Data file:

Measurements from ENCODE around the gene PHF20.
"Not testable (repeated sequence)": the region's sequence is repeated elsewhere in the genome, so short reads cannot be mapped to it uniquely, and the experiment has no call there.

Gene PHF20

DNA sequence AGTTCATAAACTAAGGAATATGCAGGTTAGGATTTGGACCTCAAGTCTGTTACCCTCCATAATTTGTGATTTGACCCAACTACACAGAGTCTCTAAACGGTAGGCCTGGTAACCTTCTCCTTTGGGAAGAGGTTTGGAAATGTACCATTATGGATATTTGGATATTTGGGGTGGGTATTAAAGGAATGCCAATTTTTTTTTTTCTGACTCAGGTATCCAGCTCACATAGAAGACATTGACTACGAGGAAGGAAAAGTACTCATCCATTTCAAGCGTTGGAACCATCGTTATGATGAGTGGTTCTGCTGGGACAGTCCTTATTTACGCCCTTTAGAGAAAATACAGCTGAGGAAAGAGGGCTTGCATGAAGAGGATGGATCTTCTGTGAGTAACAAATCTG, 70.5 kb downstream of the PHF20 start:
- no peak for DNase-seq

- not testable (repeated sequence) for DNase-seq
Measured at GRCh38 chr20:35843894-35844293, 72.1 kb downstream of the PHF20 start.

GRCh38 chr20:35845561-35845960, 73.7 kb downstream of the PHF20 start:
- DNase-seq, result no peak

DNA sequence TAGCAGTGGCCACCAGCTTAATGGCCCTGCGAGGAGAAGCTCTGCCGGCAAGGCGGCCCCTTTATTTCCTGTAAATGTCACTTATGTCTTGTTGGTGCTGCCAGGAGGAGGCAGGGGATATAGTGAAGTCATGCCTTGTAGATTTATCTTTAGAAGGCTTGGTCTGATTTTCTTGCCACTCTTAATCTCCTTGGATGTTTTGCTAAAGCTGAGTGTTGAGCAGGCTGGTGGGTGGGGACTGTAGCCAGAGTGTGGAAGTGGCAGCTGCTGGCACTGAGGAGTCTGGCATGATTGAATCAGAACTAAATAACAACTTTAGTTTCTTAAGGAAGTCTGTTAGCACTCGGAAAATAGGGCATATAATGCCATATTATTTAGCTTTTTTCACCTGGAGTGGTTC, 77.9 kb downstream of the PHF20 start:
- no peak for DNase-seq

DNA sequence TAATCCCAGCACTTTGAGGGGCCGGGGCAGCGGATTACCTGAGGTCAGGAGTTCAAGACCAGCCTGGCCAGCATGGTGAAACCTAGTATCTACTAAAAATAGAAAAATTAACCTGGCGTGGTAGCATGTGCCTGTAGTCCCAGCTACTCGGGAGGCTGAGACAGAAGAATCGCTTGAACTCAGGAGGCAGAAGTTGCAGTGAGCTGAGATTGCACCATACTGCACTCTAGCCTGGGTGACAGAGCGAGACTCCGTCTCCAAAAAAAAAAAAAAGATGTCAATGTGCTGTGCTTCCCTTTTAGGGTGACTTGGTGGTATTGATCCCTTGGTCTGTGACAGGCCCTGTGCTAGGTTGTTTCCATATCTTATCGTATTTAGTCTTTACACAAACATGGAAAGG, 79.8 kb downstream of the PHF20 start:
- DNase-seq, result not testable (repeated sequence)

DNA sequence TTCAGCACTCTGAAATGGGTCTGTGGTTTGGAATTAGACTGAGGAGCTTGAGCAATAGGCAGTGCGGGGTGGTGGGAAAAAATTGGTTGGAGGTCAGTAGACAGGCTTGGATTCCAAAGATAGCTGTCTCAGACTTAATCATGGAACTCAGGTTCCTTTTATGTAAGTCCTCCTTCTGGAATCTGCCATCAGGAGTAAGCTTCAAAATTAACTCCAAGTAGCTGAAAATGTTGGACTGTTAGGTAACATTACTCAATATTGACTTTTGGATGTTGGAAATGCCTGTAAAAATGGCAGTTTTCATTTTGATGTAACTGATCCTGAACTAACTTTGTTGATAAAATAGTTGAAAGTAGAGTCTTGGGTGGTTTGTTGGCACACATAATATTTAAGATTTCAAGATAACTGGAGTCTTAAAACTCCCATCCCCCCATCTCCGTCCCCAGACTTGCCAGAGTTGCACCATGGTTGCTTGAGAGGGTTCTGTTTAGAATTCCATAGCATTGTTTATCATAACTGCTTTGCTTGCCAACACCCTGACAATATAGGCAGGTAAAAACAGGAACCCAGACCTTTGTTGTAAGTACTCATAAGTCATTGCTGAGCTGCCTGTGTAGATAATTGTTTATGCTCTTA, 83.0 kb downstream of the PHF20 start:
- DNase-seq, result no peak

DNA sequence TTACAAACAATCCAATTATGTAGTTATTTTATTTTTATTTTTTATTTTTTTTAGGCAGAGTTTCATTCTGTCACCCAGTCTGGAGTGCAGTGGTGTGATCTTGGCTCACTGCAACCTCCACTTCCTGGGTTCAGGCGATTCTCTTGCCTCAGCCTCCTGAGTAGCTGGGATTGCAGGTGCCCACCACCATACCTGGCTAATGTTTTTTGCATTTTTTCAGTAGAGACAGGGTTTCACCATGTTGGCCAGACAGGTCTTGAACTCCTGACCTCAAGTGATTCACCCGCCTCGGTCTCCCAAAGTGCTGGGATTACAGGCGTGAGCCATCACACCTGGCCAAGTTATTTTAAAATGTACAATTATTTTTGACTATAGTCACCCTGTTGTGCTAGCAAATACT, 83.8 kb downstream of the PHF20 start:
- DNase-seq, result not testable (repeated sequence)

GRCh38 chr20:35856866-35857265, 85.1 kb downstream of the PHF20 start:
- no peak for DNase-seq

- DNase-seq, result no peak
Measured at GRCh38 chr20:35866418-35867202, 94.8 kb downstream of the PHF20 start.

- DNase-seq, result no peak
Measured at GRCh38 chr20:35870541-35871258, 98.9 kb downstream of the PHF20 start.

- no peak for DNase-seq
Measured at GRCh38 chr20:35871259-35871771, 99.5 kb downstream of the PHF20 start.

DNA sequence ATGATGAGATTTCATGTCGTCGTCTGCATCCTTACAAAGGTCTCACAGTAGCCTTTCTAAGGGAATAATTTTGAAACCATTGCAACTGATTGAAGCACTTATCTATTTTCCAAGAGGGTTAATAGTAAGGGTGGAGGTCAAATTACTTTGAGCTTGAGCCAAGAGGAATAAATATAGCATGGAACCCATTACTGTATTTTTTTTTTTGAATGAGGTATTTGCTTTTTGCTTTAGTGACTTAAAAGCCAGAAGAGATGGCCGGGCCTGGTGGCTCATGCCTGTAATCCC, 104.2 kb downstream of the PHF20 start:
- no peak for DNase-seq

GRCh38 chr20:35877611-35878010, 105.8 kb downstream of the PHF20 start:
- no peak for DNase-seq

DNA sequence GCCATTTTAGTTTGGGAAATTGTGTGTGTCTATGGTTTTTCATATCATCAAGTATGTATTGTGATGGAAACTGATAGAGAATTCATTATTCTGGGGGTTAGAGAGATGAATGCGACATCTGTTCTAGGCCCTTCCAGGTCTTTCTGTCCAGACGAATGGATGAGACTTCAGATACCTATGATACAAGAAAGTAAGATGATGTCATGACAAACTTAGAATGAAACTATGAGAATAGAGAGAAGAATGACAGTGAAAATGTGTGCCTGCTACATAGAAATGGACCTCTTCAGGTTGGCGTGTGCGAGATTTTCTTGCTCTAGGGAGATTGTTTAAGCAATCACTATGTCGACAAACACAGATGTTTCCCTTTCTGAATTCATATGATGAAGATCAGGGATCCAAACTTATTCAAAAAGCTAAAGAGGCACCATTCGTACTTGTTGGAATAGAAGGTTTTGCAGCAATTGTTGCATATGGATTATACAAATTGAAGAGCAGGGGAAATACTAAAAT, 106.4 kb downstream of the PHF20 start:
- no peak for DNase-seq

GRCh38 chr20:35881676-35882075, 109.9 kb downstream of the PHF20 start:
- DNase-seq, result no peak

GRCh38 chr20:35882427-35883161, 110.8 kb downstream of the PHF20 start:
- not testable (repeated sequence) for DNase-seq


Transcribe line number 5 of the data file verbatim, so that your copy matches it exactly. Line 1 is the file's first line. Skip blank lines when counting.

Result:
- no peak for DNase-seq